I could write about my experience in Cusco for days. I spent exactly 12 weeks from March to May of 2018 in the beautiful city I grew to call home. I began my stay working with disabilities and special needs, but soon discovered that volunteering in an animal shelter was a better fit for me after seeing so many stray dogs on the streets and knowing I had to help in any way I could. I can't even describe the feeling of waking up each morning with such a sense of purpose and love for what I was doing. Dogs are looked at as a means of protection for the household and nothing more. They are often mistreated, thrown out on the streets, sold on the black market, and even killed. The owner of the shelter was incredible - I have never seen such passion for animal rights and she taught me so much. At the shelter we took care of some of the animals that had been rescued every day by cleaning up after them, feeding them, and spending time with them and on the weekends we often did spay and neuter campaigns with local veterinarians. I even adopted two street dogs from the shelter myself - two sisters named Patricia and Bonnie. I was with Patricia for her surgery (spay) my second day at the shelter and was appalled at what I saw. The anesthesia is just awful there and she woke up three times during it. After that, I took care of her in her recovery and we bonded immediately. Three weeks after I arrived in the US she came home and five months later her sister joined us!
My host family was incredible and consisted of a mom and dad. I still consider them family. Because they didn't speak any English, my Spanish skills increased ten fold. It's a myth that people in Cusco speak English, so definitely practice your Spanish before hand! I was able to take Spanish classes at a local language center for two weeks which helped a lot.
Life in Cusco was so easy. Public transportation is only 80 cents by bus or you can catch a cab for around 5-6 soles (4 soles only for locals). The rain was constant my first month there, but soon it became dry season and the sun was out every day, however the cold was still a shock to my system as a fourth generation Floridian; the heat is definitely in my blood! My first two weeks I was alone since there were no other volunteers at the time. As awful as it was in the beginning I am so grateful for it now because it made me get out of my comfort zone and really immerse myself in the culture. The locals are definitely hustlers. You will have prices increased as a foreigner, but you can bargain with them - definitely stand your ground! On the whole, things were incredibly cheap with the exchange rate. We had a volunteer dinner every week which was a great way to get to know new people coming in (at max there were eight of us total). I could go to dinner with two other people and get two appetizers, three meals, dessert, and drinks for around $60. This also made extra traveling much easier in terms of price. I felt safe even late at night and usually walked home (about 45 min) if I was coming from the Plaza at night with no problems at all.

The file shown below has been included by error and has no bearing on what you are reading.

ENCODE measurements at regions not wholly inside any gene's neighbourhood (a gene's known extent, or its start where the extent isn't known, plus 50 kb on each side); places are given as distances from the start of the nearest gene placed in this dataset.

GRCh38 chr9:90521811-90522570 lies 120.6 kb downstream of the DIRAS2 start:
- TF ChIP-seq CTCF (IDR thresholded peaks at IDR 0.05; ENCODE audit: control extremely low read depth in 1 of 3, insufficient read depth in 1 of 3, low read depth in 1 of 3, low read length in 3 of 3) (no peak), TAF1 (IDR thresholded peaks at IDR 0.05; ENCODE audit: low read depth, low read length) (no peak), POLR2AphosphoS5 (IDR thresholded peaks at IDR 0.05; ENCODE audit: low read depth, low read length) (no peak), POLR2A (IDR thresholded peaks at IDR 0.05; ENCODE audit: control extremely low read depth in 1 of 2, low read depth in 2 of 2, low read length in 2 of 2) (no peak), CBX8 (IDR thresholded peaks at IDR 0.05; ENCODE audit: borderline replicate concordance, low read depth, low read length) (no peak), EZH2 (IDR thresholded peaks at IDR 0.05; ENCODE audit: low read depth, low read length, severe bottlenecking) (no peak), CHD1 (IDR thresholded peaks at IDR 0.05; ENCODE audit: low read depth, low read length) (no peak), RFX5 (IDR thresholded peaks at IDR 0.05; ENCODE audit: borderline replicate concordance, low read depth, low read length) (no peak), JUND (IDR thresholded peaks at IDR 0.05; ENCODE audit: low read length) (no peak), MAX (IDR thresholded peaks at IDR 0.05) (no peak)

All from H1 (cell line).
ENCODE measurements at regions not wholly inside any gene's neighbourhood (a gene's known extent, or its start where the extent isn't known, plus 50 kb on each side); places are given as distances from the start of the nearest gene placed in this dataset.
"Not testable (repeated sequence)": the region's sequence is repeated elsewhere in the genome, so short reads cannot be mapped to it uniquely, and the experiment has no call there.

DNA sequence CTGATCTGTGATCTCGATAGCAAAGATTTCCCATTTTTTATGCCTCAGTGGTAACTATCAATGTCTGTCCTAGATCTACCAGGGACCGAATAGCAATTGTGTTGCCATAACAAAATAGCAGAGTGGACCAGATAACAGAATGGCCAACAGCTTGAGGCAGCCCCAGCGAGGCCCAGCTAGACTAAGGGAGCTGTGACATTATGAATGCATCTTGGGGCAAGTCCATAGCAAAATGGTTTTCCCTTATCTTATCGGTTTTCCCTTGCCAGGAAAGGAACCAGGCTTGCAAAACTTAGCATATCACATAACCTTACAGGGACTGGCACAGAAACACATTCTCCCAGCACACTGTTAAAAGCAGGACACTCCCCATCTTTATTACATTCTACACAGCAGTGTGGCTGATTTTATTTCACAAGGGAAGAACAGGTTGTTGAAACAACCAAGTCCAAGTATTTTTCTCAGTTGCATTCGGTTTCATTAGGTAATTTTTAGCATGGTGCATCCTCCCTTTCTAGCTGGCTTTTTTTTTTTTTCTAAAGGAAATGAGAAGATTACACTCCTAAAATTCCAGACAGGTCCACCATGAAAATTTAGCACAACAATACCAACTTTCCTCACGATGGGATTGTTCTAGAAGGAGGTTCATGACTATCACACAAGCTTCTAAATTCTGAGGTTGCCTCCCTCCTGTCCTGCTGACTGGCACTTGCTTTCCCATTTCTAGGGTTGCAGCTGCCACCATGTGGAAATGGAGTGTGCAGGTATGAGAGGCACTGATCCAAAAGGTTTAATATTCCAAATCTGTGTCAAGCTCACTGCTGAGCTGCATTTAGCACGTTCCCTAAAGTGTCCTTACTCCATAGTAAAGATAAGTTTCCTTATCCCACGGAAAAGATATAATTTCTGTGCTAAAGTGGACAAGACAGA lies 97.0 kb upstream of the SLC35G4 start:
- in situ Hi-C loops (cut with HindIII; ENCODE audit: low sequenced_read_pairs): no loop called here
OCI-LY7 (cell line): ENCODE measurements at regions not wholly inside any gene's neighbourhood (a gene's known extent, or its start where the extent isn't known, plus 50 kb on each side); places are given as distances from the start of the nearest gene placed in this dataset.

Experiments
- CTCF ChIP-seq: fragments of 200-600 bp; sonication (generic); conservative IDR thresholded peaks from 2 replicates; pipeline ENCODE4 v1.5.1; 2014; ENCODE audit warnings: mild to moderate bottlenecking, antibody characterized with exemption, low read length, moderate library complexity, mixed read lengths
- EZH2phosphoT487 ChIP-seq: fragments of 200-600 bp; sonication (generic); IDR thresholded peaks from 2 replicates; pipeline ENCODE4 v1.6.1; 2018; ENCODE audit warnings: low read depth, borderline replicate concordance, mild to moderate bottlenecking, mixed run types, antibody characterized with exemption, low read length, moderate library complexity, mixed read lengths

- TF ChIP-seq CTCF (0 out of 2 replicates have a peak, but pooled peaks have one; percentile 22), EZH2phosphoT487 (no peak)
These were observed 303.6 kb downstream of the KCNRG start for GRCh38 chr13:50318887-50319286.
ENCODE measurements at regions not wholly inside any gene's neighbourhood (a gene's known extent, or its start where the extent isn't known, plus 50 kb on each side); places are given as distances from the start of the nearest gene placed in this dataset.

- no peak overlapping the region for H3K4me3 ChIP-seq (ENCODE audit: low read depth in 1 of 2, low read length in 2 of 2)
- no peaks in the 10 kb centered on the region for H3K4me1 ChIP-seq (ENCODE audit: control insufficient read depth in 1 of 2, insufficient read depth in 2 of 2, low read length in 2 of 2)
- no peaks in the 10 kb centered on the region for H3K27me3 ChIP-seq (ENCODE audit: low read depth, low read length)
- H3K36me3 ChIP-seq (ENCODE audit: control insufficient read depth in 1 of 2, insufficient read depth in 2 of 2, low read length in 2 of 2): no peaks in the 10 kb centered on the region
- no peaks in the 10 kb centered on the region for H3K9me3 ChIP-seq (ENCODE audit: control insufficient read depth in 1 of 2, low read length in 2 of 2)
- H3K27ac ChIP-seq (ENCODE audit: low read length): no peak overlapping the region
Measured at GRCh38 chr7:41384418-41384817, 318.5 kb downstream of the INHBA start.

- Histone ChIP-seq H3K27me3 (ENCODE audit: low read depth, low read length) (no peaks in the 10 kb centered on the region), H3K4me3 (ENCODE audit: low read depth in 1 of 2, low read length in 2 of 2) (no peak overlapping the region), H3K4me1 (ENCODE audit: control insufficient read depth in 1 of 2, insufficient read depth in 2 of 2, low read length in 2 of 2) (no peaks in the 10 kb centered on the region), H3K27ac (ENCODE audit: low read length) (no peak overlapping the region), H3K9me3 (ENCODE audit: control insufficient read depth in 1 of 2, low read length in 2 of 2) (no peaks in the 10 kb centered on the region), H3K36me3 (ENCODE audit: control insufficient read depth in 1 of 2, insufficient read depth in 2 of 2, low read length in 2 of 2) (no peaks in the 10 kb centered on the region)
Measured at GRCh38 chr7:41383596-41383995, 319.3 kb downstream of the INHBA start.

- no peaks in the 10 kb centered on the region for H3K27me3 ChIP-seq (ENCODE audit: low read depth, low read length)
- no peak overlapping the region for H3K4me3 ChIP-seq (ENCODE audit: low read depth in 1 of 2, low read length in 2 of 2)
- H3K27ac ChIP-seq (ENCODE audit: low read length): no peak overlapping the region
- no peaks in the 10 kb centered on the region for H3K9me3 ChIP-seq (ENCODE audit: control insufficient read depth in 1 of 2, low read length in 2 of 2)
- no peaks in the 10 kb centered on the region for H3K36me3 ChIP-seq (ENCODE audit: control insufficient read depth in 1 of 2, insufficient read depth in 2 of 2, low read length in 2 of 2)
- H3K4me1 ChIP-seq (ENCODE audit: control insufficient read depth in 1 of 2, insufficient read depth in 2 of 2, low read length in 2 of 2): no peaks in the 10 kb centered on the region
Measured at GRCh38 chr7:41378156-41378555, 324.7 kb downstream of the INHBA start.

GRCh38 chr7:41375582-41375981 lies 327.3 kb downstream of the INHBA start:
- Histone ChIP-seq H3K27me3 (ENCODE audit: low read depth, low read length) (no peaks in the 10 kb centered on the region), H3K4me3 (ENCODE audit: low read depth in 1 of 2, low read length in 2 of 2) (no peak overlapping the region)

Every weekend I took a tour and I took off one week of volunteering to travel. From spending a weekend in Quillabamba, seeing Sacsaywaman, Puka Pukara, Qenko, Tambomachay and Qoricancha, Easter at the church of San Francisco, hiking Rainbow Mountain at 17,000 ft, white water rafting the Urubama, getting two new tattoos, taking an airplane over the Nazca lines, riding a dune buggy through the sand dunes of Huacachina, visiting a monestary in Arequipa, discovering Lake Titicaca in Puno and on Taquile Island, to seeing the incredible Machu Picchu, my tirp was nothing short of spectacular. Being in a place of such history and culture was like stepping into a book.
I learned so much about myself and really learned to take every chance that comes my way so I can look back on my life and say I truly lived it through both traveling and helping those in need. I have gained everything from my time in Peru and have made friends from all over the world that will last a lifetime (I am going to Jordan with one of them this coming July!). If you're even considering going to volunteer in Cusco, DO IT. You will not regret it. Love Volunteers was there every step of the way. They answered my emails so quickly and were checking up on me constantly. As a smaller volunteer organization, I feel they really created an authentic experience! I am forever grateful to them!